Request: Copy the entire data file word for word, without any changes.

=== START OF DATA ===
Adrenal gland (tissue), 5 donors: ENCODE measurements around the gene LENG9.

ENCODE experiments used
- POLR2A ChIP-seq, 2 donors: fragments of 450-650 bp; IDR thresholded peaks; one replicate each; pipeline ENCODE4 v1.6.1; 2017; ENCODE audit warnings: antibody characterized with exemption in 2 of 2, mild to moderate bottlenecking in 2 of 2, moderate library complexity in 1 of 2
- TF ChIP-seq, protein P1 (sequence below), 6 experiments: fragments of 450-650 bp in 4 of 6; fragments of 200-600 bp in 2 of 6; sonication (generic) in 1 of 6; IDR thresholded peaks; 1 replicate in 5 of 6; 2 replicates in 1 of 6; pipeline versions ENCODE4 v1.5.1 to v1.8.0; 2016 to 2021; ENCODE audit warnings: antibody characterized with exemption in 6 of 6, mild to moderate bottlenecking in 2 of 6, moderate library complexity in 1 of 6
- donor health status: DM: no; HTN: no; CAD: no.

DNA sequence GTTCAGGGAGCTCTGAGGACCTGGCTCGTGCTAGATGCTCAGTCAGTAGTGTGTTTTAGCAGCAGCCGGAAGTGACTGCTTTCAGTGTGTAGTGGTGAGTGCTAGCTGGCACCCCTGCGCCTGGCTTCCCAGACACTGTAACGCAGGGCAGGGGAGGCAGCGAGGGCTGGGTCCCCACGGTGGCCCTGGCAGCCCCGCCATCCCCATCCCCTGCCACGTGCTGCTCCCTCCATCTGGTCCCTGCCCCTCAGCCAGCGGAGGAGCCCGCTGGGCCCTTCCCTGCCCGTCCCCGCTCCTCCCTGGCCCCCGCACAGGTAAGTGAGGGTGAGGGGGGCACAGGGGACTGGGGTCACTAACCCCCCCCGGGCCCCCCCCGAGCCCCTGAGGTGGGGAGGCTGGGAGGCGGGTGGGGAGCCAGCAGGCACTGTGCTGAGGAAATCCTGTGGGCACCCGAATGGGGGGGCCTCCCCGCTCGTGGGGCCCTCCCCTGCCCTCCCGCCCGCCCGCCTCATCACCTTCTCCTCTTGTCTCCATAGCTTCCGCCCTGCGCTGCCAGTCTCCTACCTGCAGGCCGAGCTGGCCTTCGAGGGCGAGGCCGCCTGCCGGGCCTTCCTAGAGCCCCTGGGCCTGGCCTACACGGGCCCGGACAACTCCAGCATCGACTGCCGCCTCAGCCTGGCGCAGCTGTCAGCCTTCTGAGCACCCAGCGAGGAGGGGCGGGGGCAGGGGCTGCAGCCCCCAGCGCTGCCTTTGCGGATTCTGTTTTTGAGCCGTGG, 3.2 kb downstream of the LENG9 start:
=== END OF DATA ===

Adrenal gland (tissue), 5 donors: ENCODE measurements around the gene LENG9.

ENCODE experiments used
- POLR2A ChIP-seq, 2 donors: fragments of 450-650 bp; IDR thresholded peaks; one replicate each; pipeline ENCODE4 v1.6.1; 2017; ENCODE audit warnings: antibody characterized with exemption in 2 of 2, mild to moderate bottlenecking in 2 of 2, moderate library complexity in 1 of 2
- TF ChIP-seq, protein P1 (sequence below), 6 experiments: fragments of 450-650 bp in 4 of 6; fragments of 200-600 bp in 2 of 6; sonication (generic) in 1 of 6; IDR thresholded peaks; 1 replicate in 5 of 6; 2 replicates in 1 of 6; pipeline versions ENCODE4 v1.5.1 to v1.8.0; 2016 to 2021; ENCODE audit warnings: antibody characterized with exemption in 6 of 6, mild to moderate bottlenecking in 2 of 6, moderate library complexity in 1 of 6
- donor health status: DM: no; HTN: no; CAD: no.

DNA sequence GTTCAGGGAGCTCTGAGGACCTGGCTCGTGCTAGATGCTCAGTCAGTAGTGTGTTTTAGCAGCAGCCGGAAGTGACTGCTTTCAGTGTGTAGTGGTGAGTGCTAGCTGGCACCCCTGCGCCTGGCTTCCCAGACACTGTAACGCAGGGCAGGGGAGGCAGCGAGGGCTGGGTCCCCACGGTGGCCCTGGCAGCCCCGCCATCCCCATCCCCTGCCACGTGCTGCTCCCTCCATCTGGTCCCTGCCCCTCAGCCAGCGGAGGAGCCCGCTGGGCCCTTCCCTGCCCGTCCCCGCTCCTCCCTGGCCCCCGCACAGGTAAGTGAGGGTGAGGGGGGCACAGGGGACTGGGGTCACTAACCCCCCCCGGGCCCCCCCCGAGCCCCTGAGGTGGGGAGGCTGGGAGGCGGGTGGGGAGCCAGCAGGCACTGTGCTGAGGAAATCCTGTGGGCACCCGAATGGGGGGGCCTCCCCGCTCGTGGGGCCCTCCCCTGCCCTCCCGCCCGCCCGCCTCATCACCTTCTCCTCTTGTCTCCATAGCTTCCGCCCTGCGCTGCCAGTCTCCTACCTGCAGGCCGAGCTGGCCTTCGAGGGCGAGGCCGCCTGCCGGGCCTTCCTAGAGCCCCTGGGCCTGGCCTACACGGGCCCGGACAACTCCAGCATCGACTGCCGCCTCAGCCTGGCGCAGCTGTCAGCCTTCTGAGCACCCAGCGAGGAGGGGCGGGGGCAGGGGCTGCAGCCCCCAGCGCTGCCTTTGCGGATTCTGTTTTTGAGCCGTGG, 3.2 kb downstream of the LENG9 start: